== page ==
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'7.78. squadron; it was accompanied with a memorandum of the | provisions that would be further wanted. Congress j meaning to procure it upon the easiest terms, appointed j a. committee to make the purchases; but Mr. Chafe, one of the Maryland delegates, improved the knowledge his feat secured him, for directing in season a private acquaintance to buy; and thereby counteracted the committee so effectually, that they could not answer the end of their appointment. It is no extravagant conjecture, that Mr. Chafe shared in the profits made by his communications. Aug. The honorable sieur Gerard was introduced to an audience by two members of congress appointed for the purpose, and being seated in his chair, his secretary delivered to the president a letter from his most christian majesty, informing his very dear great friends and allies, , that he had nominated the sieur Gerard, to. reside among them in the quality of minister plenipotentiary. The minister was, after the reading of it, announced to the house; whereupon he arose and addressed congress in a speech, which when finished in the French language, Was delivered by his secretary to the president; to which the latter returned an answer in English. A profusion of compliments passed upon the occasion, in the hearing and presence of a numerous audience; for the vicepresident, the supreme executive council, the speaker and assembly of Pennsylvania, were invited to be there; arid each member of congress had the liberty of giving two tickets for the admittance of other persons. An ; t entertainment given by congress to the sieur Gerard, closed the novel, important, and joyful transactions of the day. 9 - . .. . '. . •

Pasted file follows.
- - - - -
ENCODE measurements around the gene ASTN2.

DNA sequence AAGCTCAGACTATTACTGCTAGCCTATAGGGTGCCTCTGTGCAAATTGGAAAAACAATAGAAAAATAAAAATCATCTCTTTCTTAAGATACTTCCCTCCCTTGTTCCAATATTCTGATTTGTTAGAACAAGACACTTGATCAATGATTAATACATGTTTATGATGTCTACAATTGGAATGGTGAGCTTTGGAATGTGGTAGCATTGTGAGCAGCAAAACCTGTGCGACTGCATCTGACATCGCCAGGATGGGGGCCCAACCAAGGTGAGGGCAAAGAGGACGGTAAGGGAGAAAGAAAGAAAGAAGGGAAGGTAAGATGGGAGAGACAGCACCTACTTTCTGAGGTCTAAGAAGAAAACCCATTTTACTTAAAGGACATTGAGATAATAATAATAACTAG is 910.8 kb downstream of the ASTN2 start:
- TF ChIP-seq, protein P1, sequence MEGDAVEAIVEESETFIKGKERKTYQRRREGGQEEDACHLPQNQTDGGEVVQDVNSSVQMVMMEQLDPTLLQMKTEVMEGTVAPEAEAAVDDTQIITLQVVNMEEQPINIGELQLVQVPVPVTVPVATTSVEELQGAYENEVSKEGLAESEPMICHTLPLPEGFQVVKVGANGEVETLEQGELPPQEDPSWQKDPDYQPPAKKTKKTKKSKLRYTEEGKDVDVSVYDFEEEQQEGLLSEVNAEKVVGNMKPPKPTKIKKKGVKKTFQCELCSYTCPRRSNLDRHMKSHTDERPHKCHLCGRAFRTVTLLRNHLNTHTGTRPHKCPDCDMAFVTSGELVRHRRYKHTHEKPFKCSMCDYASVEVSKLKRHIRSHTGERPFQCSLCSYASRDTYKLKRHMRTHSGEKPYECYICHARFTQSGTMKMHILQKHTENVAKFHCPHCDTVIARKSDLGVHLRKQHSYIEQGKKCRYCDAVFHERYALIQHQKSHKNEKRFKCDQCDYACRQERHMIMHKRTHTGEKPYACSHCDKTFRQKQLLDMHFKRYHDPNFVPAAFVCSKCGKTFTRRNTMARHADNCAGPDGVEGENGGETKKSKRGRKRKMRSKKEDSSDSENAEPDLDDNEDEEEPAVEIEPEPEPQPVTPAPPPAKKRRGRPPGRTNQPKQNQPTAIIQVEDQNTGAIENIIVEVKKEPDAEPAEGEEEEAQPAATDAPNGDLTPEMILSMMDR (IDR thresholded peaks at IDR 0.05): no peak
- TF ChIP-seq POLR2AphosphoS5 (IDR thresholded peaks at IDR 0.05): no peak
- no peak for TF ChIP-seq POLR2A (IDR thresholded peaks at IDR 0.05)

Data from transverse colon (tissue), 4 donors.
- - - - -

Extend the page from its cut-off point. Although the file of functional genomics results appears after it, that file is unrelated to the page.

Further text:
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Congress resolved upon an application to .Sir Henry 1778. Clinton for passports to American vessels to transport pro- S^[* visions and fuel to Boston for the use of the convention" troops; and that if such passports were not granted within three days after application, or measures adopted by him for supplying them by the 5th of October, they would deem themselves justifiable in removing the said troops to such parts of the United States as they can be best subsisted in. The applications to Sir Henry having had no effect, they resolved on the 16th of October, that the necessary steps should be taken for removing, with all convenient speed, the convention prisoners to Charlotte-ville, in Albemarle county, Virginia.